Games Played (Regular Season 4 G, 10.8 MPG): White spent the first five games of the season on the injured list, then was activated on 10/20/80, when Lorenzo Romar went on the IL. Between the time White was activated from the IL and the time he was traded, the Warriors played seven games, four of which White played in. These were three consecutive games from 10/23/80 through 10/28/80 (the second, third and fourth games for which White was on the active roster), and an additional game on 10/31/80 (sixth).

Trading White to the Sonics allowed the Warriors to get their overall roster down to 12 players (11 on the active roster, 1 on the injured list). After the trade, White played in an additional 12 games for the Sonics, giving him a total of 16 games played for the year. The Sonics waived him in December.

Games Started (Regular Season: 0): The TSN box scores do not show White starting any games.

b-r.com position info: Position in old b-r.com header is listed as Guard. Primary position is shown as SG for all seasons of career.

TOM ABERNETHY

History: 3rd round pick of Lakers in 1976. Signed as Veteran Free Agent, July 1978 (compensation owned to Braves/Clippers).

Abernethy started the season with the Warriors, but was waived on 12/12/80. He was one of two players who started the season on the Warriors’ injured list (the other was Rudy White); while both players would spend some time on the active roster, the Warriors ultimately got down to a basic 11-man roster in December by getting rid of those two players.

Games Played (Regular Season 10 G, 3.9 MPG): Abernethy appears to have been activated from the IL when the 11/3/80 trade of Rudy White opened up a spot on the active roster. Between that point and the time Abernethy was waived, the Warriors played 17 games, ten of which Abernethy played in. These were on 11/7/80, four consecutive games from 11/12/80 through 11/19/80, 11/22/80, three consecutive games from 11/30/80 through 12/5/80, and 12/7/80.

Waiving Abernethy allowed the Warriors to get their overall roster down to 11. A few weeks later, Abernethy was signed by the Pacers, and would finish out the season with them. Including his 29 games with the Pacers, Abernethy played in a total of 39 games for the season.

Games Started (Regular Season: 0): The TSN box scores do not show Abernethy starting any games.

b-r.com position info: Position in old b-r.com header is listed as Forward. Primary position is shown as PF for three of his NBA seasons, SF for two (including 1980-81).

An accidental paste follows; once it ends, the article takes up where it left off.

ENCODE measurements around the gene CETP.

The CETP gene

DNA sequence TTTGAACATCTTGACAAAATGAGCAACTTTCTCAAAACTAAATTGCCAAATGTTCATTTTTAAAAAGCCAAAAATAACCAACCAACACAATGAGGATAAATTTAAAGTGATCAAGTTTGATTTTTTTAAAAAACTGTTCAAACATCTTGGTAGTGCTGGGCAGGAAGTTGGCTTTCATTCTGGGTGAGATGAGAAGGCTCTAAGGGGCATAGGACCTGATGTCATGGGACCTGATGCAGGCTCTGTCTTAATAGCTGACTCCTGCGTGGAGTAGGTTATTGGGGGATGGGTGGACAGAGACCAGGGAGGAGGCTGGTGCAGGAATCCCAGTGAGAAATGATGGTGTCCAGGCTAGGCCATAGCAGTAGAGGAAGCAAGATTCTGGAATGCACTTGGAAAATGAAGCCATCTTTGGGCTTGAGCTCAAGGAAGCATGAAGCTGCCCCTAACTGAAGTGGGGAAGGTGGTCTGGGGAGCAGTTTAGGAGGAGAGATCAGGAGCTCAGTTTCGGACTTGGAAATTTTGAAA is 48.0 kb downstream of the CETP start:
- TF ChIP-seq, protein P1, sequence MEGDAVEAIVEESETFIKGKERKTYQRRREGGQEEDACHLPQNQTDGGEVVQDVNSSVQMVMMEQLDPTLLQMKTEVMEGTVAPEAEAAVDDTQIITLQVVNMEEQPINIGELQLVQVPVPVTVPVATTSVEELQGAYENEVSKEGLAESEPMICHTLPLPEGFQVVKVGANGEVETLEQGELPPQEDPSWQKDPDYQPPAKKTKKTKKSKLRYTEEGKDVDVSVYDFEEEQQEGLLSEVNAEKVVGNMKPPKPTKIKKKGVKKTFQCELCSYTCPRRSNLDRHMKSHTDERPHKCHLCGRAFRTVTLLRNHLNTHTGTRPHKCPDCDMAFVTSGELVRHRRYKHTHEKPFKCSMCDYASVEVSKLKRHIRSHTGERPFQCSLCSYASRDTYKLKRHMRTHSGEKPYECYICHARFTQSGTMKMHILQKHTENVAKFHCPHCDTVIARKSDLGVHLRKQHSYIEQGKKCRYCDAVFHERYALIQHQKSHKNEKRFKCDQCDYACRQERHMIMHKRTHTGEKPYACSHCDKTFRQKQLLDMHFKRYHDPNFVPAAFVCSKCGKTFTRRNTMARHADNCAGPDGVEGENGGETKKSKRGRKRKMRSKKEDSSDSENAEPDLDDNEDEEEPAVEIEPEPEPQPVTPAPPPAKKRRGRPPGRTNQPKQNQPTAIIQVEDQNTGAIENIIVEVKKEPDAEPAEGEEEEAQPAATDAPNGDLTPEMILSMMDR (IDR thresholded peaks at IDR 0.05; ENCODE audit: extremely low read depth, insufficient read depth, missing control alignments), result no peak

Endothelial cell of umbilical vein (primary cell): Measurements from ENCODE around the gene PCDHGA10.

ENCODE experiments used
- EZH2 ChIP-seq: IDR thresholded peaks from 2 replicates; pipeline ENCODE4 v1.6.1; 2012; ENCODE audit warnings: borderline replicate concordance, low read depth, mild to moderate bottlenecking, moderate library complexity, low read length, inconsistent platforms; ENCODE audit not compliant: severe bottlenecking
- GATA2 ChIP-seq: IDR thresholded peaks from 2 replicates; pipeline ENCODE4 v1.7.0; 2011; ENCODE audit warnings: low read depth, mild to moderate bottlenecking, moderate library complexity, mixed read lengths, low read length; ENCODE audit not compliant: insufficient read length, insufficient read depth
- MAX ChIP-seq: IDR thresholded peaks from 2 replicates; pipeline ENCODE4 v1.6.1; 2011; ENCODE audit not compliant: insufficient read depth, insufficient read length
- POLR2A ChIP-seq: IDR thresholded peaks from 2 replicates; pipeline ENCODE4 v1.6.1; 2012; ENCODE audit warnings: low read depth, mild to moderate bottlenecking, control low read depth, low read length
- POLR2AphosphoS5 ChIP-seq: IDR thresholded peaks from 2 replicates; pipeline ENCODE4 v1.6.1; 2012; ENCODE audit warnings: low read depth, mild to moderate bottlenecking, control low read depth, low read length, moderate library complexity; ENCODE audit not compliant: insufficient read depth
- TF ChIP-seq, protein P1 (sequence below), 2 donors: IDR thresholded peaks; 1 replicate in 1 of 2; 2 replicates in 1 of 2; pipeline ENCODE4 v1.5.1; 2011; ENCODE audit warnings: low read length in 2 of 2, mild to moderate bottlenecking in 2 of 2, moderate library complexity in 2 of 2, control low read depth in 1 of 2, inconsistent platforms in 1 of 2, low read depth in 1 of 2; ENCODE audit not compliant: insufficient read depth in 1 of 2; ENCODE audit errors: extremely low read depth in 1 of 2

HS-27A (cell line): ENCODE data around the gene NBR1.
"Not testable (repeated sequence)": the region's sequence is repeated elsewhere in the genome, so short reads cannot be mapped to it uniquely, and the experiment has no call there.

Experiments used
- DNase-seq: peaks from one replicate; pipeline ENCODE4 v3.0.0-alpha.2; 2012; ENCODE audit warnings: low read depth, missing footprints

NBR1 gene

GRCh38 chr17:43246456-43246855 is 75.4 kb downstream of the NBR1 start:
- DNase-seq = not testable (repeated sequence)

NOT YET SIGNED:

WILLIAM MAYFIELD

History: Eligible for 1979 NBA Draft but was not selected. Signed to a 10-day contract, February 1981. (Note: Mayfield had no regular season NBA experience prior to the Warriors signing him.)

Mayfield had been with the Warriors in the preseason, but was waived in training camp and did not start the 1980-81 season on an NBA roster. He was brought back on a pair of 10-day contracts starting on 2/26/81, while Lloyd Free was on the injured list. As discussed earlier, there is some question as to whether Mayfield was let go after the second 10-day deal or signed for a longer period, but all of the games he played in were within approximately 20 days of when he signed his first 10-day contract, and he certainly was not on the active roster any time after 3/21/81.

Games Played (Regular Season 7 G, 7.7 MPG): From the time Mayfield signed his first 10-day deal until his final appearance, the Warriors played 11 games. Mayfield appeared in seven of them, which were 2/27/81, five consecutive games from 3/6/81 through 3/12/81, and 3/19/81. If Mayfield was only with the team for the term of the two 10-day contracts, the first and last of those games have to have been the first and last games Mayfield was on the Warriors’ roster. The four games Mayfield didn’t play in during this stretch were the two games immediately following his first game with the team (2/28 & 3/4) and the two games immediately preceding his last game with the team (3/15 & 3/18).

Games Started (Regular Season: 0): The TSN box scores do not show Mayfield starting any games.